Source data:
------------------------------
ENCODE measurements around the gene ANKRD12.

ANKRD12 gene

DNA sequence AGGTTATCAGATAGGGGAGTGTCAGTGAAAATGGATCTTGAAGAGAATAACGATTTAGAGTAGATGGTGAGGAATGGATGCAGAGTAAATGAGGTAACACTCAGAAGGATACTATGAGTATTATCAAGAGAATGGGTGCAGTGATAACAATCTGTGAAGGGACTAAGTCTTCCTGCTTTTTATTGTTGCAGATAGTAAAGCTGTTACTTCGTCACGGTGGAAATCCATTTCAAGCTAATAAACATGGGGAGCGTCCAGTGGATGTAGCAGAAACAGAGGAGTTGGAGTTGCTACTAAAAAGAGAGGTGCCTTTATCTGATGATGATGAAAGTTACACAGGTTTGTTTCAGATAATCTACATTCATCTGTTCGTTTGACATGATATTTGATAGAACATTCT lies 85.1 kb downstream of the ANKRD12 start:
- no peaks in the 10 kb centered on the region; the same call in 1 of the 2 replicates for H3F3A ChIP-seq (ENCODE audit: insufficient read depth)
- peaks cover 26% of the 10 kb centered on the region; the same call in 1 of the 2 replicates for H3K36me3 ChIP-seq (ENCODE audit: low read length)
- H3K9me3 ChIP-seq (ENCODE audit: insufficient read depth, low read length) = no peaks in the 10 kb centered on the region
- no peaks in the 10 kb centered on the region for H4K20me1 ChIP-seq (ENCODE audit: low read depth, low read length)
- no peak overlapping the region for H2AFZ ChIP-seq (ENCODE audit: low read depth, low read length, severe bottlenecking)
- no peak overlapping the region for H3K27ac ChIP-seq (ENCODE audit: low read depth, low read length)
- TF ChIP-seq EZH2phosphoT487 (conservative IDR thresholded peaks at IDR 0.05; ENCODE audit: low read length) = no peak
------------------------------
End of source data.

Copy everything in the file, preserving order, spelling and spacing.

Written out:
ENCODE measurements around the gene ANKRD12.

ANKRD12 gene

DNA sequence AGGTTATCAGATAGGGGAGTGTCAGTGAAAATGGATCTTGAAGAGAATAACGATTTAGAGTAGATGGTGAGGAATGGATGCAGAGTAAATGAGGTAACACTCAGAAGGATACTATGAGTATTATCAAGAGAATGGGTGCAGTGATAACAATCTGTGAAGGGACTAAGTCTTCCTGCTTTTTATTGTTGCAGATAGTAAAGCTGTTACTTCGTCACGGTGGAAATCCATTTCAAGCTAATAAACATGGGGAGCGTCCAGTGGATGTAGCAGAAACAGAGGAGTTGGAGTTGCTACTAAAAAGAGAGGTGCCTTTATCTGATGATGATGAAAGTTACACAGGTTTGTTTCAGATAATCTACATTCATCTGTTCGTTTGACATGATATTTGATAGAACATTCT lies 85.1 kb downstream of the ANKRD12 start:
- no peaks in the 10 kb centered on the region; the same call in 1 of the 2 replicates for H3F3A ChIP-seq (ENCODE audit: insufficient read depth)
- peaks cover 26% of the 10 kb centered on the region; the same call in 1 of the 2 replicates for H3K36me3 ChIP-seq (ENCODE audit: low read length)
- H3K9me3 ChIP-seq (ENCODE audit: insufficient read depth, low read length) = no peaks in the 10 kb centered on the region
- no peaks in the 10 kb centered on the region for H4K20me1 ChIP-seq (ENCODE audit: low read depth, low read length)
- no peak overlapping the region for H2AFZ ChIP-seq (ENCODE audit: low read depth, low read length, severe bottlenecking)
- no peak overlapping the region for H3K27ac ChIP-seq (ENCODE audit: low read depth, low read length)
- TF ChIP-seq EZH2phosphoT487 (conservative IDR thresholded peaks at IDR 0.05; ENCODE audit: low read length) = no peak